Premier Higgs reassures six communities their ERs will not close
HALIFAX -- The premier of New Brunswick confirmed that emergency rooms will not be closed overnight for six rural communities.
This announcement comes after a controversial plan was announced in February by the Higgs government about a health care reform plan.
The plan was cancelled just days later, and this week, Premier Blaine Higgs made it clear the closures will not be following through.
"I've said it a number of times. We're not going to be dealing with closing ER's. We're not going to be doing that so, no one in those communities has to worry," said Higgs.
Those planned health care reforms saw the minority PC government lose its deputy premier, Robert Gauvin, who resigned in protest.
The PC MLA for Sussex-Fundy- St. Martins, Bruce Northrup, announced that he would not be supporting the move either.
A decision he says he stands by today.
"I said that since day one and I'll say it as long as I'm MLA. That the Sussex Health Centre and the Lab Work and the ER will not close under my watch," said Northrup.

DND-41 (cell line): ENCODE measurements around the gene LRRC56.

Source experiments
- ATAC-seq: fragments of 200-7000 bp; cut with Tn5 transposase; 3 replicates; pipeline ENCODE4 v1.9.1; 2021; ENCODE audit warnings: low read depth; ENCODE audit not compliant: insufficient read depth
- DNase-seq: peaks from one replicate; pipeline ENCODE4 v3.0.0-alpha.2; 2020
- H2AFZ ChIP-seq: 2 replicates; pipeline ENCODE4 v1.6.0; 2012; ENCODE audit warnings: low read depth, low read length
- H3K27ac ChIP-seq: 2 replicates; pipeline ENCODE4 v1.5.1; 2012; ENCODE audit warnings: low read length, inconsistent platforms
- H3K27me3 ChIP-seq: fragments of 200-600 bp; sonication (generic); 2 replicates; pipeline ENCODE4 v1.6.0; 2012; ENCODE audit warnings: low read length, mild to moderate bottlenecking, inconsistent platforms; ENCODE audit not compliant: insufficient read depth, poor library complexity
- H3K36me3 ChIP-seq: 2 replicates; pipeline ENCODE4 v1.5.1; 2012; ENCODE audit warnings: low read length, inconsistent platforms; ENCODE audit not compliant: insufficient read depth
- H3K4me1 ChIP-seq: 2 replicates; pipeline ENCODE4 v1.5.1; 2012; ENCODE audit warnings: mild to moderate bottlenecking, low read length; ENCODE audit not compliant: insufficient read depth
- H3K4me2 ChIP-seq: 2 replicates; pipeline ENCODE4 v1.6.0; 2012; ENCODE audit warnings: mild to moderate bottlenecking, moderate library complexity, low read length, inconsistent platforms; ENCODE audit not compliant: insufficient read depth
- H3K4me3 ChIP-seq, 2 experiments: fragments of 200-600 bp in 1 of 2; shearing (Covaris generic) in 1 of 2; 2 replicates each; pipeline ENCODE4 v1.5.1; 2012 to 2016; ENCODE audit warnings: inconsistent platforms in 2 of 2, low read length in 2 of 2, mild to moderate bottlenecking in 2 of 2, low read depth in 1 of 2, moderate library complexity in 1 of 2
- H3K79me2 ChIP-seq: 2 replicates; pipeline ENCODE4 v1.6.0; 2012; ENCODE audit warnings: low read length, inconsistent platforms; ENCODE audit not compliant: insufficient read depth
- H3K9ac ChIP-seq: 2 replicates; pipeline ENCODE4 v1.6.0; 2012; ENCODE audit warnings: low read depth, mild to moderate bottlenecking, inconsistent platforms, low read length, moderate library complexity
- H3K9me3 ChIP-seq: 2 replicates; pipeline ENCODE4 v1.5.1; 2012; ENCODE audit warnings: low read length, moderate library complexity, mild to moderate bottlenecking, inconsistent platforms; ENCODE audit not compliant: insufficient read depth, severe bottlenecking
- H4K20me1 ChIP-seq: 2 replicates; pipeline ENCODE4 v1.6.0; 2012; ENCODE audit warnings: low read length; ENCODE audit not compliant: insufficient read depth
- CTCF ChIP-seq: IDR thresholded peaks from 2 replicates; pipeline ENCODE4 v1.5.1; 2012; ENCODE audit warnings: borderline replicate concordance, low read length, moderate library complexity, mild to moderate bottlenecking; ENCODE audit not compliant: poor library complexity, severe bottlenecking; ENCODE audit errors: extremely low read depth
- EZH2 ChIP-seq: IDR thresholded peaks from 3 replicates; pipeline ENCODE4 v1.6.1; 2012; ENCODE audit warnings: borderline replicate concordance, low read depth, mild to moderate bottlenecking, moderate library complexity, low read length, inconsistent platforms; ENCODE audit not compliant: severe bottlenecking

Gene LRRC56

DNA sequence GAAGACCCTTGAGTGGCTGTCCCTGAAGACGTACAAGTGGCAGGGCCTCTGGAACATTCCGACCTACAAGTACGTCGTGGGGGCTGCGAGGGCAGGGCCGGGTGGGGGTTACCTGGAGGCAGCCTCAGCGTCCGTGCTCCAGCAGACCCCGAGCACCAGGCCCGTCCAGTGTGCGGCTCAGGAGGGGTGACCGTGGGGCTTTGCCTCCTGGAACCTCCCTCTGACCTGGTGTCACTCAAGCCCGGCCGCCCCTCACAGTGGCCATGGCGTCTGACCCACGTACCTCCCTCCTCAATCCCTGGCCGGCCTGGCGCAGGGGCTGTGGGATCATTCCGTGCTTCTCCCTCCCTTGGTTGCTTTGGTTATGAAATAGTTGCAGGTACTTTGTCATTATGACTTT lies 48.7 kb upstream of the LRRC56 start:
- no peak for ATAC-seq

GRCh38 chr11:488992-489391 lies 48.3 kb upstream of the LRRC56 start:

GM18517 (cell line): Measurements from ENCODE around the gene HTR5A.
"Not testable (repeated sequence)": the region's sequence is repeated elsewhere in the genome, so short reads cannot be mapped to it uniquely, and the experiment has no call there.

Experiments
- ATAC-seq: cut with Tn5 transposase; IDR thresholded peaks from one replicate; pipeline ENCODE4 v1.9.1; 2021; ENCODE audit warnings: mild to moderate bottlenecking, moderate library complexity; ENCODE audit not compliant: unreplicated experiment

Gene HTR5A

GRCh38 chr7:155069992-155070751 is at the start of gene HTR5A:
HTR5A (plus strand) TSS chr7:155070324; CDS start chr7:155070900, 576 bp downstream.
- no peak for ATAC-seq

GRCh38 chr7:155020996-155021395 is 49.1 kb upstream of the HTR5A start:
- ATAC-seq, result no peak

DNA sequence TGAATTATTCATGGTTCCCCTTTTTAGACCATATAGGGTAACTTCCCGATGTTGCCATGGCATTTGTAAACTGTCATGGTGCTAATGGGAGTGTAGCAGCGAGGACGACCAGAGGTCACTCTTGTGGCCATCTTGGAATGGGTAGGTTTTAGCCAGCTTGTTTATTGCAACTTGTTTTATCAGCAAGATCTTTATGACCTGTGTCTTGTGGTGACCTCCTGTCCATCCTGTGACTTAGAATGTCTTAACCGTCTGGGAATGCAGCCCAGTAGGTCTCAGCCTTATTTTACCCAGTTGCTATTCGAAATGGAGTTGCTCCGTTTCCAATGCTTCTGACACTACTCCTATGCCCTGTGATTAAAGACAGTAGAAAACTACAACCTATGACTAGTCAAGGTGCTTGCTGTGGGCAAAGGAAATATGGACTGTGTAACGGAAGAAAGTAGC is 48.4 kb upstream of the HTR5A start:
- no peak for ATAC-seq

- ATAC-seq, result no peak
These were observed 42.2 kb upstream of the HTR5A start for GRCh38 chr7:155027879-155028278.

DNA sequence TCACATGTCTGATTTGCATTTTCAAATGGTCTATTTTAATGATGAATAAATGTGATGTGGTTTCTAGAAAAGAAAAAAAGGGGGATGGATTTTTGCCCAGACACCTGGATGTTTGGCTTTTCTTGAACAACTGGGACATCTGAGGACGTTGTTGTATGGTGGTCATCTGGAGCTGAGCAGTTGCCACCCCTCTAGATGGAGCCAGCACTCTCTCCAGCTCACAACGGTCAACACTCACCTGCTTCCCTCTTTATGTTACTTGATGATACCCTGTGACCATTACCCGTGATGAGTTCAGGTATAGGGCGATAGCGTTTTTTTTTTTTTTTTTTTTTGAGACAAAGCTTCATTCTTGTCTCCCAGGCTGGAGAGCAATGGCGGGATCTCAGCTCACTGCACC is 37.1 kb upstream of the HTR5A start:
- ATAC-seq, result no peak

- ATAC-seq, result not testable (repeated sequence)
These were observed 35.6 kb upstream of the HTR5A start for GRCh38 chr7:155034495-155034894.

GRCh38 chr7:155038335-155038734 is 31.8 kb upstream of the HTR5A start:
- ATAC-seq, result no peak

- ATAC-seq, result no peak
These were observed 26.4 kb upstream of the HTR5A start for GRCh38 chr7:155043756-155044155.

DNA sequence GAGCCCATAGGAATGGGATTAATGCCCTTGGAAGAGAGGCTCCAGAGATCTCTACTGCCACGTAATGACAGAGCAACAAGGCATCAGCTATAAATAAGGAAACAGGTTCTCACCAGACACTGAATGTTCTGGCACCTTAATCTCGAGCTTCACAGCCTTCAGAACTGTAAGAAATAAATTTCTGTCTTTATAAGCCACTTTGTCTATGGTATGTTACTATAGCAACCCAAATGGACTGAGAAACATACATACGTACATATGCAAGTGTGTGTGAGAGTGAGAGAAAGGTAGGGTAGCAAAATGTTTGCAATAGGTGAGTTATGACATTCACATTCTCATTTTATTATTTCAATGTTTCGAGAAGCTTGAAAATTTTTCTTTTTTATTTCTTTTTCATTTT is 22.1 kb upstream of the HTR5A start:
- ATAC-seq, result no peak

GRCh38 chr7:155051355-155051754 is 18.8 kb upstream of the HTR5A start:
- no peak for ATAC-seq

The premier also stated this week that he still plans to meet with the six communities whose ER's were originally slated for overnight closure.
Those New Brunswick communities include Perth-Andover, Sainte-Anne-de-Kent, Caraquet, Grand Falls, Sackville, and Sussex.
Higgs says he has yet to visit the communities because of the ongoing COVID-19 pandemic.
"We'll discuss opportunities to improve our health care system but we'll do it together," explained Higgs.
The mayor of Sussex, Marc Thorne says, to simply stop the process isn't enough.
"New Brunswickers are very much aware that the same players sit at the table as were there before," said Thorne.
"There's been virtually no change to the people who are making decisions in regards to health care for New Brunswickers. I find that alarming."
Deputy Mayor of Sackville, Ron Aiken, agrees that the fight isn't over.
"We're very pleased they put the emergency room closures, they've taken those off the table, but for Sackville, there was still two other things," said Aiken. "The acute care beds and the day surgery, they apparently hadn't been cancelled yet, put it that way."